Sacrificing Health Data for the Sake of Research: The Missing Link

Missing Link: Selling out health data in the name of research

The use of citizens’ health data for research purposes has caused controversy in Germany. The Digital Supply Act was passed in 2019 allowing sensitive health data of 73 million people with statutory health insurance to be transmitted to the Central Association of Statutory Health Insurance and Research Data Center without their consent. Critics see this as a “frontal attack” on the basic right of informational self-determination. In 2022, Constanze Kurz and a patient sued the disclosure of their information to the GKV, supported by the Society for Freedom Rights. The Berlin Social Court has raised fundamental questions about the law.

The presiding judge, Michael Kanert, wants to clarify whether the goals can be achieved with limited data in decentralized storage, consent, or the possibility of objection. Dominique Schröder from the University of Erlangen-Nuremberg assumes this is possible. Kurz’s lawyer, Matthias Bäcker, points out that there is no adequate legal basis for processing the data in the FDZ. The data transfer has had setbacks, causing questions about cybersecurity. The German Network for Health Services Research believes decentralized data is not practical and would have significant negative impacts on medical-scientific research and patients.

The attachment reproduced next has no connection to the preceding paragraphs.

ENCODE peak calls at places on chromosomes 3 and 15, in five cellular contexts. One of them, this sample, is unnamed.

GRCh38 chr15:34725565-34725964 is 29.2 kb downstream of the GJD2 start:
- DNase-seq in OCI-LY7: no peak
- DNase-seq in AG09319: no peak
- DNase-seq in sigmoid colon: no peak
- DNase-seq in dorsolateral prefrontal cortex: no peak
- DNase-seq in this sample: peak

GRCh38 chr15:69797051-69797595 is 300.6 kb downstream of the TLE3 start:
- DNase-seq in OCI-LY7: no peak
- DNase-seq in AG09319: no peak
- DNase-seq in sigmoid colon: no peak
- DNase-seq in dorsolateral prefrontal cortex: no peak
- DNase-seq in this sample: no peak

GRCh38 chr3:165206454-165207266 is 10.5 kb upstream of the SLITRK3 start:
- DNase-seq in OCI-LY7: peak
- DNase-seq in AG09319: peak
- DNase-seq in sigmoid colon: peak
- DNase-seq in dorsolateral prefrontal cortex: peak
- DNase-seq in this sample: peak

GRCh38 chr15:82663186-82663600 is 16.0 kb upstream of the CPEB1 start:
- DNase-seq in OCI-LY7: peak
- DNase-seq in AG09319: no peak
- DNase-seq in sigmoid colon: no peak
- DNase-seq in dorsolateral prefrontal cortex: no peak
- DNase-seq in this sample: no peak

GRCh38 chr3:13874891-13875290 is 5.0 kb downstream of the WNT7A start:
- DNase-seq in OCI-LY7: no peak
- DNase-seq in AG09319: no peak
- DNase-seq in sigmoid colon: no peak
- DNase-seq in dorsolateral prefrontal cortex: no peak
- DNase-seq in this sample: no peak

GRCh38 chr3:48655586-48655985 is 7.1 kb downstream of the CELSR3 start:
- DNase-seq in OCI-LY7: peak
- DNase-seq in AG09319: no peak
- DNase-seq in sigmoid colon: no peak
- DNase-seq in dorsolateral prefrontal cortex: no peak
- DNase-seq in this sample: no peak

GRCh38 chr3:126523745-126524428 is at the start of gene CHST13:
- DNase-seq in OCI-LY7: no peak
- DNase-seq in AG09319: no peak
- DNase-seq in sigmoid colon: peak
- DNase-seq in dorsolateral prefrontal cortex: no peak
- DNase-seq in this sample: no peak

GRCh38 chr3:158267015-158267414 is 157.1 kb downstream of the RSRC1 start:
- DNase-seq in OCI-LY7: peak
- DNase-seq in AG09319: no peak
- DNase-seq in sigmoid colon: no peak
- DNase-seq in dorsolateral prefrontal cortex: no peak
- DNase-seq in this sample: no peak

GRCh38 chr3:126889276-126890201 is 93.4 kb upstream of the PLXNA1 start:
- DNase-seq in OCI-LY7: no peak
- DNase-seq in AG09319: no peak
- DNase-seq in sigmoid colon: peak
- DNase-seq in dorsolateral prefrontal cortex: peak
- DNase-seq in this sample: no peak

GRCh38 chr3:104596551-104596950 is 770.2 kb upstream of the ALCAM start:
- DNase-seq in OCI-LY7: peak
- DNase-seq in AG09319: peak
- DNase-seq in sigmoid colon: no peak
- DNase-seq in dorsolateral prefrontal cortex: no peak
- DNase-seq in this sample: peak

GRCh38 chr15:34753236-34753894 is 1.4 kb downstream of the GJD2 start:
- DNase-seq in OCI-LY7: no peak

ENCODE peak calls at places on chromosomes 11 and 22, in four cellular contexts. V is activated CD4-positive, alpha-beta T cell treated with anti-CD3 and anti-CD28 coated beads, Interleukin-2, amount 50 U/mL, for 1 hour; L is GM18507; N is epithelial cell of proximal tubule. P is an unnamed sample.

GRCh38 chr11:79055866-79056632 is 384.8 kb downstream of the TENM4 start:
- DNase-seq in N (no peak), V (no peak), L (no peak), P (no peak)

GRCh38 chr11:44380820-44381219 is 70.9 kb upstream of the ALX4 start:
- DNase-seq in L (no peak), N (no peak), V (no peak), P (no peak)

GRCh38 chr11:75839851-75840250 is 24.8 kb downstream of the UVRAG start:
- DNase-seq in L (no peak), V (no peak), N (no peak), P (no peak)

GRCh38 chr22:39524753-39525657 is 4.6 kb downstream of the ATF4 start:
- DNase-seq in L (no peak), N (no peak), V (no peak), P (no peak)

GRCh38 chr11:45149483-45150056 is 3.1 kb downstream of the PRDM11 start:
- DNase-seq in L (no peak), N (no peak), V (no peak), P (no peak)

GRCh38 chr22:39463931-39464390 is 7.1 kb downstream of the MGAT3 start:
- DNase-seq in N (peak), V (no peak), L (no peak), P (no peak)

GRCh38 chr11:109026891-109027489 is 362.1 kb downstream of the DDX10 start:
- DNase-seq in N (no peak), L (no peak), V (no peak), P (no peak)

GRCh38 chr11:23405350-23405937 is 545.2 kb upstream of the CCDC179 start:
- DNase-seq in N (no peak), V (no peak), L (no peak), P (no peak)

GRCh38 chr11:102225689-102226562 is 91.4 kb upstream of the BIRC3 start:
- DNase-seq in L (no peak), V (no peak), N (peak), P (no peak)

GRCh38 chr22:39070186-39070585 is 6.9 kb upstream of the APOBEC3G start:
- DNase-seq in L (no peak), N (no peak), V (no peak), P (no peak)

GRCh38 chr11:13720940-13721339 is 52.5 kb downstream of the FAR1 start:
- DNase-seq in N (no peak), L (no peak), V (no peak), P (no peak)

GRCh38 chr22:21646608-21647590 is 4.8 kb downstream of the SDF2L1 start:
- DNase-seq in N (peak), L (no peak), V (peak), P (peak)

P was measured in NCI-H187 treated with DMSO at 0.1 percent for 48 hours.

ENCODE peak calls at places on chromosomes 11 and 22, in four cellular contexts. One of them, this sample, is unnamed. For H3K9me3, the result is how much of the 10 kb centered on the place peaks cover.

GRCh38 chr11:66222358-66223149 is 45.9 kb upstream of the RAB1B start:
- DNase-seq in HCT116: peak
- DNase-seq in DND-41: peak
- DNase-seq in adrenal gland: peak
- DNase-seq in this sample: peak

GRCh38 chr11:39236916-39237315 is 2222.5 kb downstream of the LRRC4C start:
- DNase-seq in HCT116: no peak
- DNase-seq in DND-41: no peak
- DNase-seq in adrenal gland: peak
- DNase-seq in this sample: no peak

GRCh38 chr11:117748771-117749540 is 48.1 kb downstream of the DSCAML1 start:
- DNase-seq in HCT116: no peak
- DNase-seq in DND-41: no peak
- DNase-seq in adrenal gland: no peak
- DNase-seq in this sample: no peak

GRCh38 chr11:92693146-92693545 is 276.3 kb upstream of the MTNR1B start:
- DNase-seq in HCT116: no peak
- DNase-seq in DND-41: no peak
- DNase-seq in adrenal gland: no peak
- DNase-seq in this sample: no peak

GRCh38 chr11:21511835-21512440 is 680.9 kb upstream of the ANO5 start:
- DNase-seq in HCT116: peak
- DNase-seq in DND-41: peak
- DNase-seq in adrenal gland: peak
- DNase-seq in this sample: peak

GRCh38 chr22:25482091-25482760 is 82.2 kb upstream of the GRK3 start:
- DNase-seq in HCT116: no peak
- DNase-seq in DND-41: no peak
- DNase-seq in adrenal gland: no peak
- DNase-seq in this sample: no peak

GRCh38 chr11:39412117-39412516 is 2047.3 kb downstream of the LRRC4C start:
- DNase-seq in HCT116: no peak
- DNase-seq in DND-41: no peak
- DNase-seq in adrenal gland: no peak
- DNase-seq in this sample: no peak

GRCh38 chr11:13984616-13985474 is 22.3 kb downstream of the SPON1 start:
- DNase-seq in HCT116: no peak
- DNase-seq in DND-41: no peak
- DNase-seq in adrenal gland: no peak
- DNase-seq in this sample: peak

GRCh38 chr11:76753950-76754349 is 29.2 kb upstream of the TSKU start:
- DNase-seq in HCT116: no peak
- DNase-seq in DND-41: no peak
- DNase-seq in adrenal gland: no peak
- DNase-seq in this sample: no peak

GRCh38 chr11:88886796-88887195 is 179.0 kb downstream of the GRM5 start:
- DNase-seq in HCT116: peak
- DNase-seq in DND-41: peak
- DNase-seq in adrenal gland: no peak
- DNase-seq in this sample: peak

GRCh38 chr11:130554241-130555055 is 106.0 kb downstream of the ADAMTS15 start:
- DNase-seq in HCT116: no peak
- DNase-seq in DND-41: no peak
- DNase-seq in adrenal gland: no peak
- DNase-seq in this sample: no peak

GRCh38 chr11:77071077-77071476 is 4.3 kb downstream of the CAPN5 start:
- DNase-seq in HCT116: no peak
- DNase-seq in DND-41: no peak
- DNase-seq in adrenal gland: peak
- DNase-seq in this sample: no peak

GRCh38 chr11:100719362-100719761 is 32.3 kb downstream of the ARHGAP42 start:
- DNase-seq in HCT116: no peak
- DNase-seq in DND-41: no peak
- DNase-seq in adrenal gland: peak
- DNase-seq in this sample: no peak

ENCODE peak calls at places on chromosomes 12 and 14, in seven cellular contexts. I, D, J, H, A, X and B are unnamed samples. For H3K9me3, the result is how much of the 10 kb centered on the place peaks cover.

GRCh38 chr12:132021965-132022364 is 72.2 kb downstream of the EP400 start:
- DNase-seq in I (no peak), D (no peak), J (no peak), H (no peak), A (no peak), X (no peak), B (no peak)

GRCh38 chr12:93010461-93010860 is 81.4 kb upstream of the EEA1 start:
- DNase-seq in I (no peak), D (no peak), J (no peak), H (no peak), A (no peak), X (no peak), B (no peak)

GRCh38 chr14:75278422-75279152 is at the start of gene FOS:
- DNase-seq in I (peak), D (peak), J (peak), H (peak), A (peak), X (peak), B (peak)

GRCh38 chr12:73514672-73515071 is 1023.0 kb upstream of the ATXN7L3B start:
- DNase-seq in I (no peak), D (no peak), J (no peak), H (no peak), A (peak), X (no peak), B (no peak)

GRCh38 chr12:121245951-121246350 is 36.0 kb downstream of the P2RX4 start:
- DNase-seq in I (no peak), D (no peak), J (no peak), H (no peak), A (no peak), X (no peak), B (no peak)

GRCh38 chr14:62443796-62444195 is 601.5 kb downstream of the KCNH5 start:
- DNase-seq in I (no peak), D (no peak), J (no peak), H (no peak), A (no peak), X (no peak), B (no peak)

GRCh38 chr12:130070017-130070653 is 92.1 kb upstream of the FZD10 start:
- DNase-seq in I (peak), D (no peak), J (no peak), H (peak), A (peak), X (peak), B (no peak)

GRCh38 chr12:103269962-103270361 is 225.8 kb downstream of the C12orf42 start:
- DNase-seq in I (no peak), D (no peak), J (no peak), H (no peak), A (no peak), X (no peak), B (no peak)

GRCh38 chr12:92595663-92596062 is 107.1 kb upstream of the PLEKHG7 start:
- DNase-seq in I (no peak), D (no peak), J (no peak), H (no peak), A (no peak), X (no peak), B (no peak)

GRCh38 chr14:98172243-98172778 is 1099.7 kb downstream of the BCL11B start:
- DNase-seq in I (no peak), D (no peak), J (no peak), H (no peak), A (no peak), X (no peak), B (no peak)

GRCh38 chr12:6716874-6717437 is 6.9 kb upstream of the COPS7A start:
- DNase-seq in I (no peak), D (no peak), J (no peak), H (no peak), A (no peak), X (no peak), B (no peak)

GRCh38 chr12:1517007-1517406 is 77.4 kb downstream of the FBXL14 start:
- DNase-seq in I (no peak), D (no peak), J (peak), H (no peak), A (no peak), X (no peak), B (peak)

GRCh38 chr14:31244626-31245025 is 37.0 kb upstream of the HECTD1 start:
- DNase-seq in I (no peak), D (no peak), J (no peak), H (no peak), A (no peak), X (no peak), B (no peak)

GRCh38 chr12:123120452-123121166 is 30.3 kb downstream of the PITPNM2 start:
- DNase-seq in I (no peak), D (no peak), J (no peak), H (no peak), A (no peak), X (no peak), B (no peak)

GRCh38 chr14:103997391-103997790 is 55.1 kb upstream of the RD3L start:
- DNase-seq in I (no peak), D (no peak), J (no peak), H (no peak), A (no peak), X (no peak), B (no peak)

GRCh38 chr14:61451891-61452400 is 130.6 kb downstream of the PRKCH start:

The GKV umbrella association has transmitted all health data from 2019 but with delays for 2020 and 2021. There has been limited interest in the data. The expansion of the electronic patient file and the Digital Supply Act may increase interest in the FDZ. The file has particular data-mining potential, according to the TAB researchers.

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